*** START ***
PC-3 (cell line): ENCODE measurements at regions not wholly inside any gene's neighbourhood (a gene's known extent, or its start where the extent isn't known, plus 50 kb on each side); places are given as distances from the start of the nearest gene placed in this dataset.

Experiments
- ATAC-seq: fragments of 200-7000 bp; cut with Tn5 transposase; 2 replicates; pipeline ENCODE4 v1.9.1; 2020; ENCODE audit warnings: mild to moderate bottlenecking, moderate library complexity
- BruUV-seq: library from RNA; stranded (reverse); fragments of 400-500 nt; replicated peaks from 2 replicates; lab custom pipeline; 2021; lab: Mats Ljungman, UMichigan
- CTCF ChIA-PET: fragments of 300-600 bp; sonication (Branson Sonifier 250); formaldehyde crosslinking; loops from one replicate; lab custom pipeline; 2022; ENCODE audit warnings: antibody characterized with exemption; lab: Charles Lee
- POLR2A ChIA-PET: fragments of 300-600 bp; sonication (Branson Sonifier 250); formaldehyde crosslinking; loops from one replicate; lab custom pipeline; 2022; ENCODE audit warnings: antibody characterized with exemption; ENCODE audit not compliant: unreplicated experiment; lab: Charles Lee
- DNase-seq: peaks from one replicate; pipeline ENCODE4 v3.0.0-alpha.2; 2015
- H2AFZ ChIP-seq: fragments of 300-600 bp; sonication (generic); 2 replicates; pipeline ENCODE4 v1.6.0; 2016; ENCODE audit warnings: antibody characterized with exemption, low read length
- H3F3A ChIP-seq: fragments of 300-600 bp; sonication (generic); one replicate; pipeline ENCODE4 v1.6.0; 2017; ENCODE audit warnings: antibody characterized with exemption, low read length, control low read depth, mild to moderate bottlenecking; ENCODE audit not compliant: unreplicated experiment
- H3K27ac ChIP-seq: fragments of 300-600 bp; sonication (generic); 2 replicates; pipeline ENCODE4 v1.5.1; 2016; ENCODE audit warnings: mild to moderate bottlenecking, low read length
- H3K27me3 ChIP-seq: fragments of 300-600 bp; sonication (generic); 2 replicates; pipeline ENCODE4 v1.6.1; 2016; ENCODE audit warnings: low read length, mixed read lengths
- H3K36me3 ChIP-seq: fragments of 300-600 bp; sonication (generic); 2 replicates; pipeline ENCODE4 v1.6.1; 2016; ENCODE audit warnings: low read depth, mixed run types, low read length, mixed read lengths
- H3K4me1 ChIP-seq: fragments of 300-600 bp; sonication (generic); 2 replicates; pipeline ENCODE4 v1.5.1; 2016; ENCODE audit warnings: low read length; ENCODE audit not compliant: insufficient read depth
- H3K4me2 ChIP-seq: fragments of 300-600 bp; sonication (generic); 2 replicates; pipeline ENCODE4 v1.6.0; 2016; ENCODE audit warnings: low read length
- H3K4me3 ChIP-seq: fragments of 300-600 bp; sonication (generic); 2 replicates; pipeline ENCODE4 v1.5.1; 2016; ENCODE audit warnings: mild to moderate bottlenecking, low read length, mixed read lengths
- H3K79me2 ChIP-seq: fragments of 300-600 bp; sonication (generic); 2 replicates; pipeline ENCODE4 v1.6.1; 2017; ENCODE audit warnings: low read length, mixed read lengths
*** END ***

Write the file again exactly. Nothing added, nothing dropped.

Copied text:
PC-3 (cell line): ENCODE measurements at regions not wholly inside any gene's neighbourhood (a gene's known extent, or its start where the extent isn't known, plus 50 kb on each side); places are given as distances from the start of the nearest gene placed in this dataset.

Experiments
- ATAC-seq: fragments of 200-7000 bp; cut with Tn5 transposase; 2 replicates; pipeline ENCODE4 v1.9.1; 2020; ENCODE audit warnings: mild to moderate bottlenecking, moderate library complexity
- BruUV-seq: library from RNA; stranded (reverse); fragments of 400-500 nt; replicated peaks from 2 replicates; lab custom pipeline; 2021; lab: Mats Ljungman, UMichigan
- CTCF ChIA-PET: fragments of 300-600 bp; sonication (Branson Sonifier 250); formaldehyde crosslinking; loops from one replicate; lab custom pipeline; 2022; ENCODE audit warnings: antibody characterized with exemption; lab: Charles Lee
- POLR2A ChIA-PET: fragments of 300-600 bp; sonication (Branson Sonifier 250); formaldehyde crosslinking; loops from one replicate; lab custom pipeline; 2022; ENCODE audit warnings: antibody characterized with exemption; ENCODE audit not compliant: unreplicated experiment; lab: Charles Lee
- DNase-seq: peaks from one replicate; pipeline ENCODE4 v3.0.0-alpha.2; 2015
- H2AFZ ChIP-seq: fragments of 300-600 bp; sonication (generic); 2 replicates; pipeline ENCODE4 v1.6.0; 2016; ENCODE audit warnings: antibody characterized with exemption, low read length
- H3F3A ChIP-seq: fragments of 300-600 bp; sonication (generic); one replicate; pipeline ENCODE4 v1.6.0; 2017; ENCODE audit warnings: antibody characterized with exemption, low read length, control low read depth, mild to moderate bottlenecking; ENCODE audit not compliant: unreplicated experiment
- H3K27ac ChIP-seq: fragments of 300-600 bp; sonication (generic); 2 replicates; pipeline ENCODE4 v1.5.1; 2016; ENCODE audit warnings: mild to moderate bottlenecking, low read length
- H3K27me3 ChIP-seq: fragments of 300-600 bp; sonication (generic); 2 replicates; pipeline ENCODE4 v1.6.1; 2016; ENCODE audit warnings: low read length, mixed read lengths
- H3K36me3 ChIP-seq: fragments of 300-600 bp; sonication (generic); 2 replicates; pipeline ENCODE4 v1.6.1; 2016; ENCODE audit warnings: low read depth, mixed run types, low read length, mixed read lengths
- H3K4me1 ChIP-seq: fragments of 300-600 bp; sonication (generic); 2 replicates; pipeline ENCODE4 v1.5.1; 2016; ENCODE audit warnings: low read length; ENCODE audit not compliant: insufficient read depth
- H3K4me2 ChIP-seq: fragments of 300-600 bp; sonication (generic); 2 replicates; pipeline ENCODE4 v1.6.0; 2016; ENCODE audit warnings: low read length
- H3K4me3 ChIP-seq: fragments of 300-600 bp; sonication (generic); 2 replicates; pipeline ENCODE4 v1.5.1; 2016; ENCODE audit warnings: mild to moderate bottlenecking, low read length, mixed read lengths
- H3K79me2 ChIP-seq: fragments of 300-600 bp; sonication (generic); 2 replicates; pipeline ENCODE4 v1.6.1; 2017; ENCODE audit warnings: low read length, mixed read lengths